Bush Pledges Relief for South Asia: But Not Through the U.N.

I didn’t catch remarks yesterday on relief efforts to aid victims of the horrific earthquakes and tsunamis in South Asia. But Papa Bear drew my attention to a phrase that was conspicuously absent from Bush’s speech: “United Nations”.
Bush spoke of “building an international coalition”, and having “established a regional core group with India, Japan and Australia to help coordinate relief efforts.”
No mention of working through — or with — the U.N. at all. Not even a little bit.
The President of the United States doesn’t make such an omission by accident, especially in a prepared speech like this one. And while we’ve certainly seen some obvious disdain for the U.N. from Bush and his administration before, this is about as blatant a snub as I can think of short of actually telling Mr. Annan to pound sand.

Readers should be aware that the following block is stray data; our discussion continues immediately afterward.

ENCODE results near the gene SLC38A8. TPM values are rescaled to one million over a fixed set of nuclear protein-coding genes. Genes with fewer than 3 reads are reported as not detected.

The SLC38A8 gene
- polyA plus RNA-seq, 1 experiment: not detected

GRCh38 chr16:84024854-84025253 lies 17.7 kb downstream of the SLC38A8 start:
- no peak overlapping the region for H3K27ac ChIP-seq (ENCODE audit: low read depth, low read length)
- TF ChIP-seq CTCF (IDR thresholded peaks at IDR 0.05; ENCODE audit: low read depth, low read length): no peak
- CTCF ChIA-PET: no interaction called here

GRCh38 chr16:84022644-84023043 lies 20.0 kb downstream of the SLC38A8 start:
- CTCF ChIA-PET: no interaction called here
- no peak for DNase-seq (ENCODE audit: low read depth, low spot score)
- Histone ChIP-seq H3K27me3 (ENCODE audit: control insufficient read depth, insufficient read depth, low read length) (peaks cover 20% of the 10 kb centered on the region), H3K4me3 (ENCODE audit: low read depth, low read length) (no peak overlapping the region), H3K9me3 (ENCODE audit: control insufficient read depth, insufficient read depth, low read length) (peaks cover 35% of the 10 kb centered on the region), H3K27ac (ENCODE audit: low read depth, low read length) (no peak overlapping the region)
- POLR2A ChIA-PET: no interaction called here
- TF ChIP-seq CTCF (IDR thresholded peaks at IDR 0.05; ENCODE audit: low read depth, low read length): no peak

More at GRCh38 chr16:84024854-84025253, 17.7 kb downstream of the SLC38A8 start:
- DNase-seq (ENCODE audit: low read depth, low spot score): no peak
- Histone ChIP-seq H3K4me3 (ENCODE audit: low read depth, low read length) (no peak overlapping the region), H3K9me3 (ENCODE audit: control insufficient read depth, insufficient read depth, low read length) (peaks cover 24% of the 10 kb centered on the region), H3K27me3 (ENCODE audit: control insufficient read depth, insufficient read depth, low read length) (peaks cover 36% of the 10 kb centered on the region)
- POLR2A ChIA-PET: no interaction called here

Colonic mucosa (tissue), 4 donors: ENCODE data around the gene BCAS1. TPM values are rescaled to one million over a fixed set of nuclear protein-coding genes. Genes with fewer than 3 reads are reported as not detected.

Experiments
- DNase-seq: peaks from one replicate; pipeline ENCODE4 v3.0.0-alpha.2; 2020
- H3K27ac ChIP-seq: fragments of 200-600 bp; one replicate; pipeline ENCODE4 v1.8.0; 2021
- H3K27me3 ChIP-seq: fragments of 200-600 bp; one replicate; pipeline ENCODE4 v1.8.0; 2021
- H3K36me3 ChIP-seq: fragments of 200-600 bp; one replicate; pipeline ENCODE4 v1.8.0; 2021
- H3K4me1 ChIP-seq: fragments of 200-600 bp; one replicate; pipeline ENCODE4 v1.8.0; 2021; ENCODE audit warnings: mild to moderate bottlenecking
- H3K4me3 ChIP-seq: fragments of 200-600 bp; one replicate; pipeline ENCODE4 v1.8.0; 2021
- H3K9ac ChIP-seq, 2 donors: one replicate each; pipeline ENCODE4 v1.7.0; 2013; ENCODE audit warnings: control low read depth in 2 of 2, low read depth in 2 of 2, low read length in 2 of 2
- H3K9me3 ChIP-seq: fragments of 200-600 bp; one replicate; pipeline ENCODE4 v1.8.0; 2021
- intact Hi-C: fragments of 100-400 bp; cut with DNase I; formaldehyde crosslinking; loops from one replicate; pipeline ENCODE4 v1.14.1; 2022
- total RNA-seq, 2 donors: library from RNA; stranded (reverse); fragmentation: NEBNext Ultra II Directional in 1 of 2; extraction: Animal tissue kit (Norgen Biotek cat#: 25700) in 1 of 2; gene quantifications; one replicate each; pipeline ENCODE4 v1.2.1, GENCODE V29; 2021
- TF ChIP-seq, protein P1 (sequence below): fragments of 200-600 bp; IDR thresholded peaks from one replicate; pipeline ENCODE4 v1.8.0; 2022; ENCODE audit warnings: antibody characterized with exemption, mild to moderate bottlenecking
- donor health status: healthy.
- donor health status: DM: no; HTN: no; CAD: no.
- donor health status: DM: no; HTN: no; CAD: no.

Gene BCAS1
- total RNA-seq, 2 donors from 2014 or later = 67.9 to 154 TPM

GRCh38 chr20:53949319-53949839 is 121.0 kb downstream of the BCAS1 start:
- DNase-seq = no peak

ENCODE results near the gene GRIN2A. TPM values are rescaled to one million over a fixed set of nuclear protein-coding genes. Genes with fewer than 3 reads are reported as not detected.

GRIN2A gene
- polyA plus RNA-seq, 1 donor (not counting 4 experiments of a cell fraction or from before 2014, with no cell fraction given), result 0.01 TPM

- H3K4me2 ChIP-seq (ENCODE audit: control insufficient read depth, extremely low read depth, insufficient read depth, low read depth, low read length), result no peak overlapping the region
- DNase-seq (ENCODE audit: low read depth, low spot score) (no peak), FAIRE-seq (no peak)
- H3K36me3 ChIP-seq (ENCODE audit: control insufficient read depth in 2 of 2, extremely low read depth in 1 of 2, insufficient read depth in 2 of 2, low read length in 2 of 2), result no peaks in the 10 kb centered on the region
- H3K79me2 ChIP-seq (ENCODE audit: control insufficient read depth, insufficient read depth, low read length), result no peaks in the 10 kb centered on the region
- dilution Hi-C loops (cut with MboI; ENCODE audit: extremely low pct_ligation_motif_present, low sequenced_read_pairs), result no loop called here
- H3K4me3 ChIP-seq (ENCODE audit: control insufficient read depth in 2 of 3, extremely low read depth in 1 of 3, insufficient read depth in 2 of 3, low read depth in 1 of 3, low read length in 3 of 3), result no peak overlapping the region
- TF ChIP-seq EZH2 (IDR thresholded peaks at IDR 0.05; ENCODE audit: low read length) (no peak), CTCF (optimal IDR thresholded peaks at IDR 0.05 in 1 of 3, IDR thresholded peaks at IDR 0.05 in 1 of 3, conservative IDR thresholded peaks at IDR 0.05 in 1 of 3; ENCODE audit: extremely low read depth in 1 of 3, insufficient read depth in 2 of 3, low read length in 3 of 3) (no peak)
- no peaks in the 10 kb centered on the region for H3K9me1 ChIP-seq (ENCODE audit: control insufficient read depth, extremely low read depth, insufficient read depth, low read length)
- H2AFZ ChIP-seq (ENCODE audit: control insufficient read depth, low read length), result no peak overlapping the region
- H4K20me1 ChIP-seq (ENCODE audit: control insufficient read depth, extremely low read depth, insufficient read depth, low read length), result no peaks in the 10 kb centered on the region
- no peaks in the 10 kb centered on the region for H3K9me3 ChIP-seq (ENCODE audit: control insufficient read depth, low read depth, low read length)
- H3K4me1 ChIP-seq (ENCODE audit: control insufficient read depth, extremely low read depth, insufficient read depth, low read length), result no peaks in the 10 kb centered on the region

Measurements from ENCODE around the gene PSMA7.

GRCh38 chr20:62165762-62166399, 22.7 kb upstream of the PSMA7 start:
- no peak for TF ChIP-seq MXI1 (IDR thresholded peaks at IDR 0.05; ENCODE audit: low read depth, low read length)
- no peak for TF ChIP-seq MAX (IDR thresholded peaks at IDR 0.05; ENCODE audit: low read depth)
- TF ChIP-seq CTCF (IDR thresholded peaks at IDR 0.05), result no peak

Good. I’ve expressed my problems with the U.N. before, and since then, the Oil-for-Food scandal has been exposed to such a ghastly degree that it should make any thinking person pause before deciding that the U.N. is an effective or honest organization through which humanitarian aid should flow.
The United States is generous both as a government and as a people, and we will most certainly help where it is needed in South Asia. But there’s no reason why we have to provide false legitimacy to a failing, corrupt bureaucracy by allowing the U.N. to act as a intermediary between American generosity and those in need — particularly given that the U.N. has proven time and again that doing so would endanger, rather than improve, the chances that aid would truly reach and help those who need it most.
Update: Captain Ed points out that British minister Clare Short noticed the omission as well, and isn’t happy about it. Damned shame about that…